However, even under the scenario of a possible foreign debt agreement and the gradual normalization of the economic activity (after the prolonged isolation), the outlook for the Argentine economy for the second half of 2020 is gloomy. The current and the structural situation are critical, which suggests social conflicts if the government fails to contain the crisis in the medium term. Not only is the resilience (rebound) of the national economy conditioned by the closure of thousands of SMEs (CAME, 06/20/20), and increased formal and informal unemployment – exacerbated by isolation. The problem is that encouraging policies for productive investment is not envisaged. Even because of the tightening of exchange controls and the high tax pressure, several companies decided to move to neighboring countries.

Therefore, not only is the economic situation complex, but the social and political situation adds more instability. To the enormous increase in poverty that Argentina will register after the policies implemented to counteract the spread of COVID-19, we must add the dramatic fall in the purchasing power of employees and the increase in the indebtedness of families. Likewise, the speculations generated by the possible existence of a double command makes the coordination of policies by the National Executive more difficult.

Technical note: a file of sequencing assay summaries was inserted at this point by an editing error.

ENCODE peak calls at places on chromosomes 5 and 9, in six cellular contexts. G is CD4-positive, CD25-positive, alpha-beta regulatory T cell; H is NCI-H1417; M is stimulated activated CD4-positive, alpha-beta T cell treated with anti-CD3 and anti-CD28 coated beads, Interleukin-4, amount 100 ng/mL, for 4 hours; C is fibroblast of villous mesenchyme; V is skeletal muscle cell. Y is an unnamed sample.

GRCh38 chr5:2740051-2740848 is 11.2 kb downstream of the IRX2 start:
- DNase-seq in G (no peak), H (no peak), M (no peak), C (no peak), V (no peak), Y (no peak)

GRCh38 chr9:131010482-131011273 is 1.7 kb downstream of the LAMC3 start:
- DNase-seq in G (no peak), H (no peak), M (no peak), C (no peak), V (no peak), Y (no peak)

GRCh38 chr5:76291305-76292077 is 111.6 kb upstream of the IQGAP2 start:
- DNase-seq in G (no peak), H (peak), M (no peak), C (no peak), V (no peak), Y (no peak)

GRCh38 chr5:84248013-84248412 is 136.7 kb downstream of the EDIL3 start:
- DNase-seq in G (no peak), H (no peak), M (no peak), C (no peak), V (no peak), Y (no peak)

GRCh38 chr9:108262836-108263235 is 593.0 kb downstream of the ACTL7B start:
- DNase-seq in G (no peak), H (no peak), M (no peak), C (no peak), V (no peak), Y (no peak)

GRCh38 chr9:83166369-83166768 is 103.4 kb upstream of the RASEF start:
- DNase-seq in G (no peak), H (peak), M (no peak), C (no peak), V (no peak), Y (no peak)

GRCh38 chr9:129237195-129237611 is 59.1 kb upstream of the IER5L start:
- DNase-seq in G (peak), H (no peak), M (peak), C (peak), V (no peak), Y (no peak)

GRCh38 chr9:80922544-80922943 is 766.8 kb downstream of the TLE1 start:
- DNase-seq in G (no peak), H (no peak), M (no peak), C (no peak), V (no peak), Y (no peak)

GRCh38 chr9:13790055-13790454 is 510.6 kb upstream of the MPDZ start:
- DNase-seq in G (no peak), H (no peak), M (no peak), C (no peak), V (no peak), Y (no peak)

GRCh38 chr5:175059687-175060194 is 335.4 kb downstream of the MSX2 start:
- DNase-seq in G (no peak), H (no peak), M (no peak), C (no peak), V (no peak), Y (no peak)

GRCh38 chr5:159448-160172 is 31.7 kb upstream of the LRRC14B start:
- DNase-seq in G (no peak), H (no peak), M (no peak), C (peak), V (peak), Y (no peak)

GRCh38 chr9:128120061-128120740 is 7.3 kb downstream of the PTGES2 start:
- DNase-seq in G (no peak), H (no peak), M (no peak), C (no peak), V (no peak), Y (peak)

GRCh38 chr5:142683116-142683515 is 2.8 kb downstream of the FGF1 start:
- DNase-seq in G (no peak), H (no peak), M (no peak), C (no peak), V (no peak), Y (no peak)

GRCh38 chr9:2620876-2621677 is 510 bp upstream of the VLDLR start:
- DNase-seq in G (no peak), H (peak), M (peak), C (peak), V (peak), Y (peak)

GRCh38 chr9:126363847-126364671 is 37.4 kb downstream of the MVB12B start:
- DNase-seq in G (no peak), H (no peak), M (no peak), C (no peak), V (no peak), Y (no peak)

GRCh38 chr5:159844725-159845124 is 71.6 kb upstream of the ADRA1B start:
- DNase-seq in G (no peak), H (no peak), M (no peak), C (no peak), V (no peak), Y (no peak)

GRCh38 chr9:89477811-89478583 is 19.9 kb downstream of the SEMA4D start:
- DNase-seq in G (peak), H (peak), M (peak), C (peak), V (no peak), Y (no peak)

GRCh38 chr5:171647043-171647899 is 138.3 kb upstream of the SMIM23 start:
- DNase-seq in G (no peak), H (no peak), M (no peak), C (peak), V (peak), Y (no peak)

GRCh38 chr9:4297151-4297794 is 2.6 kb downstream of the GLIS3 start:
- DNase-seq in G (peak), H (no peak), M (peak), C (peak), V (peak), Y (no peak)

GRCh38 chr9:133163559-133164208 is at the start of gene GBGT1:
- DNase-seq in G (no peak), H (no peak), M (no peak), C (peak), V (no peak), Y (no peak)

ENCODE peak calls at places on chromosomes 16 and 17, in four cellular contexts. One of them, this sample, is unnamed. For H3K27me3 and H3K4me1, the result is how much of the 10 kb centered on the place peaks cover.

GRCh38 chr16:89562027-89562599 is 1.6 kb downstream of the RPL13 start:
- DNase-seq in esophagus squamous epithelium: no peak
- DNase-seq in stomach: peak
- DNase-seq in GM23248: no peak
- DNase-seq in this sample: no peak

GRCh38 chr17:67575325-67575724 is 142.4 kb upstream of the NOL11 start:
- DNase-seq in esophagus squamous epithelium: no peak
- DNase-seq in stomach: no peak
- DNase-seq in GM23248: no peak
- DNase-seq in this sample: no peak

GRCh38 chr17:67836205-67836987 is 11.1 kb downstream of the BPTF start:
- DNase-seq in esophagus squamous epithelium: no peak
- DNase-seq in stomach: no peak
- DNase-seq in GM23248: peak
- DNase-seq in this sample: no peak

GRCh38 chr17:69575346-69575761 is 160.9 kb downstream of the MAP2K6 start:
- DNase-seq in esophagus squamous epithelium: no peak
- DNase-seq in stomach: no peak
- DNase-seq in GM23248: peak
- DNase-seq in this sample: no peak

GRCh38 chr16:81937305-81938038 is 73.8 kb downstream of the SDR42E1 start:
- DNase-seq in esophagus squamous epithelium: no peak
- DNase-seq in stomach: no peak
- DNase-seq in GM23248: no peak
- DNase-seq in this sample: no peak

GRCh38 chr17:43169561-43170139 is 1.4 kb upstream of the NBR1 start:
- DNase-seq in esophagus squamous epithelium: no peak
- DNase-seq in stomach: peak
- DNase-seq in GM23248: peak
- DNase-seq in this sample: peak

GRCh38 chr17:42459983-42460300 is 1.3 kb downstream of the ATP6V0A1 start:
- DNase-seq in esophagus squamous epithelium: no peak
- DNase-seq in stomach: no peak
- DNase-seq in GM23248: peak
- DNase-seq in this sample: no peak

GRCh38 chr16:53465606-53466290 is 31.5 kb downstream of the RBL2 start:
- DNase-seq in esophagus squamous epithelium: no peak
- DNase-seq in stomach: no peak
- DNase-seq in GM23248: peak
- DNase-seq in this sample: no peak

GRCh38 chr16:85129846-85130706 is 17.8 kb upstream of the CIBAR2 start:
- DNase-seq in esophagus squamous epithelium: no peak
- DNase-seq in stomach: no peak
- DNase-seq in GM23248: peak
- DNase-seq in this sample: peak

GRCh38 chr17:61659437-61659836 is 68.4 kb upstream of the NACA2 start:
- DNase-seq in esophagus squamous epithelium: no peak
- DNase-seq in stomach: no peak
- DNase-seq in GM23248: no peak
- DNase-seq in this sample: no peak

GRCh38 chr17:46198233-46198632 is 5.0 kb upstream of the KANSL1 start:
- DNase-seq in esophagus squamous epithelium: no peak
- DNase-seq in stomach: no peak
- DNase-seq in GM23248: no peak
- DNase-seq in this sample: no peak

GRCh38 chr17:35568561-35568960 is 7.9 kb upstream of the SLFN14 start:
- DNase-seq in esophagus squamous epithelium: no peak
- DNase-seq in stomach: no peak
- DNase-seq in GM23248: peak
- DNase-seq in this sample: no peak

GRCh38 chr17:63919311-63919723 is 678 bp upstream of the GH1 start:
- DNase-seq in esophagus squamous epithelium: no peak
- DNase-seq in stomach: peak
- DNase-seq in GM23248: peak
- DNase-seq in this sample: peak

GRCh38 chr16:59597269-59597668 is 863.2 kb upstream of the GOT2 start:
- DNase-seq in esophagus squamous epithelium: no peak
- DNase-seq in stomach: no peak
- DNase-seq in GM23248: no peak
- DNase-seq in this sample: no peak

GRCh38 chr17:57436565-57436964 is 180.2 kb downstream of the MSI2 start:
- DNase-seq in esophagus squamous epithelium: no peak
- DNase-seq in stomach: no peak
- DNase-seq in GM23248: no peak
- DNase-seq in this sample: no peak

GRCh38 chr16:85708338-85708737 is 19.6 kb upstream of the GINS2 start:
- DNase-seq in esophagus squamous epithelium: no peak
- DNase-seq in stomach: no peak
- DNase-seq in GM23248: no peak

Finally, the crisis generated by the COVID-19 has scarce backgrounds in contemporary world history and, none in periods of relative international stability. Furthermore, it will have an impact on the capitalist production system, provoking a significant slowdown or fall in many economic sectors, at least in the short and medium-term, as well as the need for the reconversion of many others for the coming years. In the case of Argentina, this crisis aggravated the long impasse that its economy faced for about a decade and will cast a cloak of uncertainty on the political future of the Fernández administration, looking to the parliamentary elections of 2021.


Palacio, Priscila (2019 (a)), Desempleo, inflación, pobreza e informalidad: problemáticas que exceden los ciclos políticos de la economía argentina, Chapter 1, La economía argentina y sus problemáticas recurrentes [1989-2015]. Desafíos para una política económica y estratégica del siglo XXI, Comp. by Palacio, Priscila & Ossona, Jorge, Editorial IMAGO MUNDI, Buenos Aires.

Palacio, Priscila (2019 (b)), “La reformulación de la política exterior argentina en el gobierno de Macri: el difícil equilibrio entre los cambios globales y las crisis domésticas (2015–2018)”, Anuario Latinoamericano – Ciencias Políticas y Relaciones Internacionales, Vol. 7/2019, Faculty of Political Science, Maria Curie-Skłodowska University (UMCS), Lublin, Poland. DOI:


Central Bank of the Argentine Republic (BCRA), Argentina.

International Monetary Fund (IMF).

National Administration of Social Security (ANSES), Argentina

National Institute of Statistics and Censuses (INDEC), Argentina. World Bank (WB)

Further Reading on E-International Relations

Editorial Credit(s)

Fernanda de Castro Brandão Martins